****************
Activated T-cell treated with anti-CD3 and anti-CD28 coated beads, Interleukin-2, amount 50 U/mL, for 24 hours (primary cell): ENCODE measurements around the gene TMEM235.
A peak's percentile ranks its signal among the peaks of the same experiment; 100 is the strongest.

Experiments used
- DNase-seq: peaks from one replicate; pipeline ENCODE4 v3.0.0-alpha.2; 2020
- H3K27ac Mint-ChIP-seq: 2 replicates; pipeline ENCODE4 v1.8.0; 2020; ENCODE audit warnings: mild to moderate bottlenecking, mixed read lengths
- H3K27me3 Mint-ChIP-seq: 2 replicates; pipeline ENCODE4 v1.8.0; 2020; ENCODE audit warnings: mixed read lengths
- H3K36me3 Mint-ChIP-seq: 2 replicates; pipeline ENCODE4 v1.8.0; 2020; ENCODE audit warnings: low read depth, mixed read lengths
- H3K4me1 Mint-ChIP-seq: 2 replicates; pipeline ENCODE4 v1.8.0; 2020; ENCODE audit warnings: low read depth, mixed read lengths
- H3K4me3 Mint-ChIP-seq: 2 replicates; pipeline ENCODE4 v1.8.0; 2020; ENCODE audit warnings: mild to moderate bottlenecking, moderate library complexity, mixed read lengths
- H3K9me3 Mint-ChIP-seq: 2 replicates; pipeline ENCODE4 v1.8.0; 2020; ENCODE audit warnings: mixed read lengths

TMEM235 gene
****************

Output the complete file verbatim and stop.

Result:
Activated T-cell treated with anti-CD3 and anti-CD28 coated beads, Interleukin-2, amount 50 U/mL, for 24 hours (primary cell): ENCODE measurements around the gene TMEM235.
A peak's percentile ranks its signal among the peaks of the same experiment; 100 is the strongest.

Experiments used
- DNase-seq: peaks from one replicate; pipeline ENCODE4 v3.0.0-alpha.2; 2020
- H3K27ac Mint-ChIP-seq: 2 replicates; pipeline ENCODE4 v1.8.0; 2020; ENCODE audit warnings: mild to moderate bottlenecking, mixed read lengths
- H3K27me3 Mint-ChIP-seq: 2 replicates; pipeline ENCODE4 v1.8.0; 2020; ENCODE audit warnings: mixed read lengths
- H3K36me3 Mint-ChIP-seq: 2 replicates; pipeline ENCODE4 v1.8.0; 2020; ENCODE audit warnings: low read depth, mixed read lengths
- H3K4me1 Mint-ChIP-seq: 2 replicates; pipeline ENCODE4 v1.8.0; 2020; ENCODE audit warnings: low read depth, mixed read lengths
- H3K4me3 Mint-ChIP-seq: 2 replicates; pipeline ENCODE4 v1.8.0; 2020; ENCODE audit warnings: mild to moderate bottlenecking, moderate library complexity, mixed read lengths
- H3K9me3 Mint-ChIP-seq: 2 replicates; pipeline ENCODE4 v1.8.0; 2020; ENCODE audit warnings: mixed read lengths

TMEM235 gene